The ubiquity of Helvetica

January 14, 2010

Let’s get this out of the way early. Please understand that I have had absolutely no formal training with typography, and have no idea if I’m using the correct terms. I truly have no idea what I’m talking about, I’m just trying to express my thoughts and diversify my writing subjects and repertoire.

Helvetica is without doubt the most well-known and widely-used font in recent history. Helvetica is the font used in many familiar corporate logos, such as Microsoft, GM, American Airlines, BMW, 3M… the list goes on.

Why this font though? What about it makes it so popular, especially with corporations? It’s by no means a new font… it was designed in the late 1950’s.

The design of Helvetica is one of those things that is intangible. It’s hard to use words to describe the font itself. I would describe it as modern, simple, and clean. But it also has a sort of high-end coffee shop, utilitarian, expensive girlfriend feel to it. Perhaps it’s the lack of serifs. Maybe it’s the way the lowercase h has a kind of unexpected narrowing at the beginning point of the ascender.

Whatever it is, it’s made a huge impact on the way things we see every day.

The original purpose of this font was to be easily readable at a distance, to have a wide range of uses, and to have no inherent meaning. That is, you could write “I love you” in Helvetica, and it would communicate the sentiment just as well as if the words “My dog is dead” would. The font was designed after the Second World War, a time where the world breathed a sigh of relief, and looked to rebuild and rejuvenate their minds and culture. The typefaces of the previous decade were gaudy and ostentatious, with flashy serifs flying about everywhere, and obnoxiously wide widths.

I think one of the things that makes Helvetica such a comfortable typeface is its use (I think) of the divine ratio, or divine proportion. The un-uniform rounding of the thickness around the O and, as I previously mentioned, the narrowing at the top of the ascender makes the font feel very human, in my mind. Actually, the Korean variant of Helvetica is quite beautiful. The following is my name in Korean, in Helvetica:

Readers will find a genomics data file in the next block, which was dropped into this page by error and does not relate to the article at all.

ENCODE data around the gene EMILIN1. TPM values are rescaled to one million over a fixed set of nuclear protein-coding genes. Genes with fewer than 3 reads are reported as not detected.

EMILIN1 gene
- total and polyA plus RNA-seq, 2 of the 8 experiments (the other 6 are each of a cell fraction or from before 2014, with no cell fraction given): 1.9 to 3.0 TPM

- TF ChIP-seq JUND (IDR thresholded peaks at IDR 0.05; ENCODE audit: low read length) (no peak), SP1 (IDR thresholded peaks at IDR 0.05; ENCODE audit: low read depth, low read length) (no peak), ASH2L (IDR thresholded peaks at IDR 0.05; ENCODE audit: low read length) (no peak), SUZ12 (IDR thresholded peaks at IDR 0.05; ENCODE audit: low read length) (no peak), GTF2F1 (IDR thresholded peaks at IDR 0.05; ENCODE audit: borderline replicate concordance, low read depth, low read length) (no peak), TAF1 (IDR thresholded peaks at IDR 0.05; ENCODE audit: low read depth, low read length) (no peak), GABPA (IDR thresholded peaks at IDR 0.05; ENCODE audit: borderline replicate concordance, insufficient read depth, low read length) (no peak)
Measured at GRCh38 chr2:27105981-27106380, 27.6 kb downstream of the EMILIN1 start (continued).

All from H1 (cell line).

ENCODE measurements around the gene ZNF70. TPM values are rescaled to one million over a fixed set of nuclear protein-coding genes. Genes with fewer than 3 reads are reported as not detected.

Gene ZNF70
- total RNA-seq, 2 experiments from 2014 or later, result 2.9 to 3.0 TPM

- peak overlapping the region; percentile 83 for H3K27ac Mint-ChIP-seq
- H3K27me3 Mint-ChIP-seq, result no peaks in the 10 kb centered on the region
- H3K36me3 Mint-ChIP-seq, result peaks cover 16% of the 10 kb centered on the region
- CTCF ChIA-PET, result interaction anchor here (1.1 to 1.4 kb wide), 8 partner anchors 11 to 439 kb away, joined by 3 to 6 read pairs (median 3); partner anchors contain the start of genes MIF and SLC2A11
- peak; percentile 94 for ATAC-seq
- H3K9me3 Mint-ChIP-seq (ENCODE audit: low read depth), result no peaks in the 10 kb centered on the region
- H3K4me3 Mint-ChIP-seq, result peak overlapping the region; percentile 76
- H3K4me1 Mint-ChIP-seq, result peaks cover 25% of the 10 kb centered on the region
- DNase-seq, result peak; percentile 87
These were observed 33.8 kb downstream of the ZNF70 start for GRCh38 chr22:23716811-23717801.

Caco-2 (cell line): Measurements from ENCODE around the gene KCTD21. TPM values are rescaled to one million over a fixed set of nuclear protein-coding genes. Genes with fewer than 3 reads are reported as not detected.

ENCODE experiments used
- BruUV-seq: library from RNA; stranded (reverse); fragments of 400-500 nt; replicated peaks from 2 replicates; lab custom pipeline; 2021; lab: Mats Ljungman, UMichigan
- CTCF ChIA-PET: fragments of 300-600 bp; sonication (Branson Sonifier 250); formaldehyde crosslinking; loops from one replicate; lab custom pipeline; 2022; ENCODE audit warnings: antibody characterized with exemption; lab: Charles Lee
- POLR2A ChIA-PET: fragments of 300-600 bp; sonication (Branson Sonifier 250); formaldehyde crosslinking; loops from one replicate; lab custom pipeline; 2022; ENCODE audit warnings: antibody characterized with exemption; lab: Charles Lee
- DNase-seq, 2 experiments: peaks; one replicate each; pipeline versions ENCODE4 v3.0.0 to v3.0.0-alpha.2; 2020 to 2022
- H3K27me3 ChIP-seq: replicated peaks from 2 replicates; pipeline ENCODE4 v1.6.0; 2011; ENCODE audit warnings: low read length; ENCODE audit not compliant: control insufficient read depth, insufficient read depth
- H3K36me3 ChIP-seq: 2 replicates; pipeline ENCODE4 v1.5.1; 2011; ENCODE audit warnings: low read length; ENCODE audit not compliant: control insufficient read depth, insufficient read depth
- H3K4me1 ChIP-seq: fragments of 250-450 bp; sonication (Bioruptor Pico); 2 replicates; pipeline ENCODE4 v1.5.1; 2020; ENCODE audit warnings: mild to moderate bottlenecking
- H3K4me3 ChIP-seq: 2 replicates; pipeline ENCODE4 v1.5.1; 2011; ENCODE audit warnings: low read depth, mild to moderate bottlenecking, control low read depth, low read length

I absolutely love the unevenness of the lines in the ㅁ character. It makes it seem as though a human wrote the characters, with differing pressure along each stroke, the way we all write.

Let’s contrast this with Times New Roman, which I regard as just about as boring as it gets:

Now, to those who aren’t used to seeing Korean characters, this might look cool to you. The funky angles of the serifs, the way the lines don’t quite line up in the ㄹ glyph, the widely varying thickness of each stroke. Call me a minimalist, but I find the Helvetica shot to be much more appealing and easier to read. Edit: Looks like this may be a Mac OS system default typeface for Korean script when the typeface in question doesn’t support Korean.

This is getting a bit long. I’ll finish here. Just remember this typeface as you’re walking down the street. I see it used in everything, ranging from bathroom signs, to company logos, to street signs. Helvetica is truly a testament to minimalism and simplicity, which are two things I hold very dear.

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2 Responses to “The ubiquity of Helvetica”

  1. eric said

    there is a movie on helvetica mike, have you seen it? the font got us out of that ugly 50s style. what am i typing in right now? i think this is that font that makes term papers 20% longer

    • mikejrisi said

      I’m pretty sure that the font I see your comment in depends on my browser and OS settings. Anyway yeah I have seen the movie, and was really inspired by it, which was one of the things that led to the creation of this blog.

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